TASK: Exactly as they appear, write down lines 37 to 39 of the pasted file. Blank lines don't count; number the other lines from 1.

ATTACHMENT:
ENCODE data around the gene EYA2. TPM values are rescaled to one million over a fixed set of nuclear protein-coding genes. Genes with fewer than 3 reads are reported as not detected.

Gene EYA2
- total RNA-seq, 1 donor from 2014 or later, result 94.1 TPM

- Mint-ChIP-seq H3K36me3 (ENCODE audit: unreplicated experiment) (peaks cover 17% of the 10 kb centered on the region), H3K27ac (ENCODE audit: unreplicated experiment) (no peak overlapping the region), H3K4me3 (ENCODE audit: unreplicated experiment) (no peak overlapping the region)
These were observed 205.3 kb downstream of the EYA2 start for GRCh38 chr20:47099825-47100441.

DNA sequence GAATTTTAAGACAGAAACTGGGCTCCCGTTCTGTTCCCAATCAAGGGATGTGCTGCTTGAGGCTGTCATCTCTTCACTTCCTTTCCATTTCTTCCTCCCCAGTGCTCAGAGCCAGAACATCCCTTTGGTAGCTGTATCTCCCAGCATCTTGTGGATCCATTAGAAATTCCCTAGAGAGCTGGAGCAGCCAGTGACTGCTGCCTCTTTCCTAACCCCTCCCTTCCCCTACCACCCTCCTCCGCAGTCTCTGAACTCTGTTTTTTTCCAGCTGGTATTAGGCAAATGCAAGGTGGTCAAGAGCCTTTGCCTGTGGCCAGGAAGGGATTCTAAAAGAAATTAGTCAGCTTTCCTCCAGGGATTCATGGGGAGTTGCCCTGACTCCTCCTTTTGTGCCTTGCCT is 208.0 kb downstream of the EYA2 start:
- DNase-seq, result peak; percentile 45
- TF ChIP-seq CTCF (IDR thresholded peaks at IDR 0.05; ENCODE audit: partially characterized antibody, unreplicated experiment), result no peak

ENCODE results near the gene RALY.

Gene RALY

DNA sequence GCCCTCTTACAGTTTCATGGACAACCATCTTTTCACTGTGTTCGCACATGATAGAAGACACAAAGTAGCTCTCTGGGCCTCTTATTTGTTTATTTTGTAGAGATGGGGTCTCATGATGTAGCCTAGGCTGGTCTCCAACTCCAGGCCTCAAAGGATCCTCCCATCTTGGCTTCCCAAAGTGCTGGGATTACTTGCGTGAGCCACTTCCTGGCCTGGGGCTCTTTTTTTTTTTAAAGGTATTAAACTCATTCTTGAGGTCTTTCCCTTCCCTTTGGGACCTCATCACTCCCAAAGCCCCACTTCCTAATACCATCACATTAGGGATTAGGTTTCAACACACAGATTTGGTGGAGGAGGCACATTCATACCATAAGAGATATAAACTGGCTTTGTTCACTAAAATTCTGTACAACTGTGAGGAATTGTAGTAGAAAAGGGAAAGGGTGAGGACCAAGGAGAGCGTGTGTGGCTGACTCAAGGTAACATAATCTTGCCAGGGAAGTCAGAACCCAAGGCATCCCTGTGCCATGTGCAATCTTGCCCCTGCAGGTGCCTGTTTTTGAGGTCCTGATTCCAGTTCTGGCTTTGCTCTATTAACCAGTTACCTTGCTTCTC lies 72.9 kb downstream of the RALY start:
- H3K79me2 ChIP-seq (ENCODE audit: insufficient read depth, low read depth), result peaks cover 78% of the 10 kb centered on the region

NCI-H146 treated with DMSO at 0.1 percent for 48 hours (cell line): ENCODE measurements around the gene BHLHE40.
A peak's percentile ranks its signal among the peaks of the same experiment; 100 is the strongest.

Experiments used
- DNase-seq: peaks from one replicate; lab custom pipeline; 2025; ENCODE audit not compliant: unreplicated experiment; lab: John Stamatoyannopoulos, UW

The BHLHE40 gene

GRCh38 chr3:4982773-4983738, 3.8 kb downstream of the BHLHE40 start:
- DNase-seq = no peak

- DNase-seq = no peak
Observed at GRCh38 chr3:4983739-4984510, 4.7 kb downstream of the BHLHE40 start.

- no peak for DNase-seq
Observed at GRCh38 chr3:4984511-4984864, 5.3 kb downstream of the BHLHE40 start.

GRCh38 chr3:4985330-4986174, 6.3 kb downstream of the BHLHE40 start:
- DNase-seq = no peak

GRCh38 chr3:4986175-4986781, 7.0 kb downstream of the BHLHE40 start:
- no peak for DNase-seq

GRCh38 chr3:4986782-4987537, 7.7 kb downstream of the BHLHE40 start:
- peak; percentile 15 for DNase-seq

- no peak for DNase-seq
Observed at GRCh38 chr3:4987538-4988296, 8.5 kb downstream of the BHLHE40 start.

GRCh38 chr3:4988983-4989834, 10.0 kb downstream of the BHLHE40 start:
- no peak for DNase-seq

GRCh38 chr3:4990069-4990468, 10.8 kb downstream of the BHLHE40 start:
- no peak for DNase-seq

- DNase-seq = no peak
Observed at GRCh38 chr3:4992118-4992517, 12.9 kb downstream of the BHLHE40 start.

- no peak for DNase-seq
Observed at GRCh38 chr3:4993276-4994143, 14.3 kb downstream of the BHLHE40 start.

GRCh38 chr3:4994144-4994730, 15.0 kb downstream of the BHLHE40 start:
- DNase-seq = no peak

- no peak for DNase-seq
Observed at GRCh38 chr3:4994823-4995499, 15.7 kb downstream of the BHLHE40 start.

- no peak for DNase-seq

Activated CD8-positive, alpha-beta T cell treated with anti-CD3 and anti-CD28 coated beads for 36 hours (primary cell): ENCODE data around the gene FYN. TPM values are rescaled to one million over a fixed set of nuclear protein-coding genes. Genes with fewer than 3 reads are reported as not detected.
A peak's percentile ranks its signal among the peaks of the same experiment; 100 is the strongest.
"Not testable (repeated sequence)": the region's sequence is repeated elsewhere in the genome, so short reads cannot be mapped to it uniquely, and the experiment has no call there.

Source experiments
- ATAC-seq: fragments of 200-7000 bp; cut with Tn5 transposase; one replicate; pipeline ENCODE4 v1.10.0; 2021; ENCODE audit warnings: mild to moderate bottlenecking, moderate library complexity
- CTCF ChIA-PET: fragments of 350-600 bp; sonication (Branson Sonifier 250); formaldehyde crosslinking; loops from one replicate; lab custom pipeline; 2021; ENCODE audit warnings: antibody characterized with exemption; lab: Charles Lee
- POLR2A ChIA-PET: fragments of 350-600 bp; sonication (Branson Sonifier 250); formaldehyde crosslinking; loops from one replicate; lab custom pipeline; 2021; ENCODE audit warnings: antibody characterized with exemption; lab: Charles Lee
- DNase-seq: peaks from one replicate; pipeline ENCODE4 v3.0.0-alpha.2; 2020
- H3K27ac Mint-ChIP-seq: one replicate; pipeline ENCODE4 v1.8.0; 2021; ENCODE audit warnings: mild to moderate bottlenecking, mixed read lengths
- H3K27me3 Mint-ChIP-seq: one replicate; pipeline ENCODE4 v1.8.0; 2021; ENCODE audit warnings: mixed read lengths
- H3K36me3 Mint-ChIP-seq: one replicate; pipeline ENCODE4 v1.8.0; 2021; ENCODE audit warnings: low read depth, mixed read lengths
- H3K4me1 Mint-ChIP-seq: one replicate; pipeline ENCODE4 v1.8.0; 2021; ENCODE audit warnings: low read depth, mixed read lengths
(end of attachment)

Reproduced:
Observed at GRCh38 chr3:4992118-4992517, 12.9 kb downstream of the BHLHE40 start.

- no peak for DNase-seq
Observed at GRCh38 chr3:4993276-4994143, 14.3 kb downstream of the BHLHE40 start.